So you want to incorporate more hormone balancing foods into your diet.
… but you’re tired after work and don’t have the energy to cook a healing meal.
Maybe cooking isn’t your thing. If it’s mid-week already and you haven’t even had a chance to sit down and make a plan, we hear you! When you have brain fog and you’re energy’s low, the gap between knowing what to do and taking action widens. Luckily, there is an easy way to increase the nutritional quality of your meals without modifying your cooking at all!
The answer: condiments.
1. Kelp Flakes or Sea Veggie Flakes
Dry seaweeds are crushed up into flakes that are the size of a dried herb like oregano. Sprinkle seaweed flakes onto your savoury food as an alternative (or as an addition) to a salt. If you currently season your dishes with a high quality pink Himalayan rock salt, you may not get enough iodine. Kelp is a whole-food source of iodine which is essential for breast and thyroid health.
Sea vegetables are naturally wild hormone balancing foods. This means they haven’t been hybridized like most vegetables available in the supermarket. Because they propagate themselves and survive in the wild, sea vegetables are extremely nutrient dense and high in minerals. They help support the nervous system, and if you consume them regularly you may find your tolerance to stress increases because of their calming effect.
Seaweed is a good source of vitamin-C, pantothenic acid, zinc and copper and an amazing source of vitamin-K, riboflavin, folate, calcium, iron, magnesium and manganese.
You can purchase the kelp or sea vegetable flakes at many health food stores.
Traditionally, condiments were developed for digestive support first, tasty flavor second.
Today, many condiments are toxic mimics of delicious home-made recipes. For example, relish and pickles used to be full of live ferments. Now these condiments are merely a blend of sugar and vinegar.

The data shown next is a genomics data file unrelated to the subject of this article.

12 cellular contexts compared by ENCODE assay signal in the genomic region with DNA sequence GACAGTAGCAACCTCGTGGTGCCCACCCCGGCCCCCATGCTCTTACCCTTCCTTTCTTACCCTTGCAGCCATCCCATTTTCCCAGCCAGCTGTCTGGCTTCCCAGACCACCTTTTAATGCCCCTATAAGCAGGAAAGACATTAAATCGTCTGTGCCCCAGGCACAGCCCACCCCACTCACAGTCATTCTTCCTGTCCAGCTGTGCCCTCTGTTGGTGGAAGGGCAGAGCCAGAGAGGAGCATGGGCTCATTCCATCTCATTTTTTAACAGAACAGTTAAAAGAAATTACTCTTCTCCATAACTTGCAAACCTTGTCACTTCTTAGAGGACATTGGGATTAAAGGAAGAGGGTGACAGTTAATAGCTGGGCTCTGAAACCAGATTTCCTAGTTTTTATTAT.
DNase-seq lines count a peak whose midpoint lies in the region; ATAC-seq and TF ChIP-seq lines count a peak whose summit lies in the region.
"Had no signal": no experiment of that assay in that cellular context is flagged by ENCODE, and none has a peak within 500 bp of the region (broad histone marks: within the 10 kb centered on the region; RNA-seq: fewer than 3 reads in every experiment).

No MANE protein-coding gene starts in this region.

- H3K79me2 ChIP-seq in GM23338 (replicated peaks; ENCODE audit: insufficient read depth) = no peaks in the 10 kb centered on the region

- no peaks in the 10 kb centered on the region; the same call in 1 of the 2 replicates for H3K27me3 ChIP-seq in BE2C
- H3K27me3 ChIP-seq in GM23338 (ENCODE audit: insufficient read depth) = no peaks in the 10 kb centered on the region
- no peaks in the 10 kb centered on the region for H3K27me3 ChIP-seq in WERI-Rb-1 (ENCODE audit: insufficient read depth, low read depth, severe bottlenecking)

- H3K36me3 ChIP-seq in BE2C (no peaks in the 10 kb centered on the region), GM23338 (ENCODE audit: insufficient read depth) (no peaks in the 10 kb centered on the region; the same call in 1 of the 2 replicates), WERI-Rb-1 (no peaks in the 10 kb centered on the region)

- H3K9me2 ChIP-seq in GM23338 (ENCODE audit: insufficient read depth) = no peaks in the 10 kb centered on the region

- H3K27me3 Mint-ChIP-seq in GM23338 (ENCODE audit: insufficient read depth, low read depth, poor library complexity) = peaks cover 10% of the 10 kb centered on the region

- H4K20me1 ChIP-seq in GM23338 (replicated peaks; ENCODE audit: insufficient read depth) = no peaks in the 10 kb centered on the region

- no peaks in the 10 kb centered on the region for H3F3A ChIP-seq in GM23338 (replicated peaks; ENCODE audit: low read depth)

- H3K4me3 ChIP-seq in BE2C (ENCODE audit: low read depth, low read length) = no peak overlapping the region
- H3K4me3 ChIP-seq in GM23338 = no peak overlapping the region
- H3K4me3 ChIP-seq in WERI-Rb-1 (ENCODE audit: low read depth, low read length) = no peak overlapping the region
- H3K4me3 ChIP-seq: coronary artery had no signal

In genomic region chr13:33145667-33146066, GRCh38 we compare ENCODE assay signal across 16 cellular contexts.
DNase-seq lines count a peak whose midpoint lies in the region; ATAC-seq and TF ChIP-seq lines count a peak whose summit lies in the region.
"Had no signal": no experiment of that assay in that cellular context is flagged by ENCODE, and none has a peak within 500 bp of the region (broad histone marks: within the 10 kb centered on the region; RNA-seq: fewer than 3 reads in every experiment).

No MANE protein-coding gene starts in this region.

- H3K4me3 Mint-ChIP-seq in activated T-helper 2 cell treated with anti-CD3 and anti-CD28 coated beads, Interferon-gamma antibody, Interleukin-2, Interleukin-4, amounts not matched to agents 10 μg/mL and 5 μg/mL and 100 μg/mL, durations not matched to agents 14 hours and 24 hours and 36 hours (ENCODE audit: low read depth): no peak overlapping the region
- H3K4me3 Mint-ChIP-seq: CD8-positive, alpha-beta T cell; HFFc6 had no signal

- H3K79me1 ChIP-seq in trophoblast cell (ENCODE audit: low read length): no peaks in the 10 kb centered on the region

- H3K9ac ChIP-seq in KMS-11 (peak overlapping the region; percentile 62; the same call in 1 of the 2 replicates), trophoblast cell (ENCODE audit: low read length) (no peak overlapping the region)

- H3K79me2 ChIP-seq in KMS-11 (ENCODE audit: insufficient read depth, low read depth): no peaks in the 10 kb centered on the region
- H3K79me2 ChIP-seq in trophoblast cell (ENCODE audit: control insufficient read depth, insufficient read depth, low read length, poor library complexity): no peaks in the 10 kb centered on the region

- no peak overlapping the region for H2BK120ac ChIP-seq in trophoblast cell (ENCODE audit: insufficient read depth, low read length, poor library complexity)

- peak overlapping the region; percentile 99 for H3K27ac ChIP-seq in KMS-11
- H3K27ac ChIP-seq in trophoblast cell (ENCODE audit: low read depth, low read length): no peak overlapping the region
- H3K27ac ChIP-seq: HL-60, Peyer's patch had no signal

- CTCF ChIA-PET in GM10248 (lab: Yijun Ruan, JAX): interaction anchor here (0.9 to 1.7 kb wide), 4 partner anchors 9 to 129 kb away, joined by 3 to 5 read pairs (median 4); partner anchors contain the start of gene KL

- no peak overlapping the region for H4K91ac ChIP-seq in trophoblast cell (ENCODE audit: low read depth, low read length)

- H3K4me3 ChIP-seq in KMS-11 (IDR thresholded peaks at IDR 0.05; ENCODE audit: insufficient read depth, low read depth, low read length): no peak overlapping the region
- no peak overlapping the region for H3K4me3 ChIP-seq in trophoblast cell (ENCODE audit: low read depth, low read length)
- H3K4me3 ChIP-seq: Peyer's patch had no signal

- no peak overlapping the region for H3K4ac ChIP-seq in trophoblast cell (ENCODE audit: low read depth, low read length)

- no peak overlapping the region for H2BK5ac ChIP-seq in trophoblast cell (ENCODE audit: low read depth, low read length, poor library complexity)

2. Fermented Vegetables and Sauerkraut
Pickles come in so many forms: cucumber, beets, carrots, tomatoes, beans, asparagus… you name it! Our ancestors reaped the benefits of fermented hormone balancing foods by consuming them with all their meals. It’s only in the last 50 years that we have abandoned ferments and lost touch with the friendly bacteria.
In general, fermented vegetables are beneficial for our overall health and also provide critical support for our digestion. For example, sauerkraut supports the liver with detoxification and it’s main role of processing hormones. The probiotics inherent in the fermented cabbage help you absorb your food and aid the natural digestion of meats.
One of our friends has the following recommendation:
“Eat equal portions meat and kraut for optimal digestion.”
Ferments are essential if you’re struggling with symptoms of adrenal fatigue. Fermented vegetables provide the body with bioavailable vitamin-C for your adrenal glands, liver support to efficiently process your hormones, while at the same time healing your gut.
In fact, it’s simple to make your own hormone balancing foods, you can check out a great easy recipe for ferments here. If you choose to purchase them, make sure you get unpasturized ferments, which are stored in the fridge section of the market.
3. Bone Broth
Bone broth is made by simmering animal bones over a period of hours to extract all the beneficial gelatin and nutrients that are stored in bones. It’s a powerful hormone balancing food! Add a cup of bone broth to your meals (use to make rice, quinoa or as a base for soup) or sip a cup of broth on the side.
The gelatin in a good bone broth supports gut health by repairing the gut lining, which can become compromised if you have adrenal fatigue. Poor gut health is a likely reason that you may be developing additional food sensitivities, allergies and increased inflammation. Including a daily cup of bone broth can help fix those aches and pains and give your body essential collagen to rebuild.
Naturally, we love the true, nutrient-dense bone broth recipes from Nourishing Traditions by Sally Fallon of the Weston A Price Foundation. There is a recipe for chicken, beef and fish broths/stocks at the end of this post here.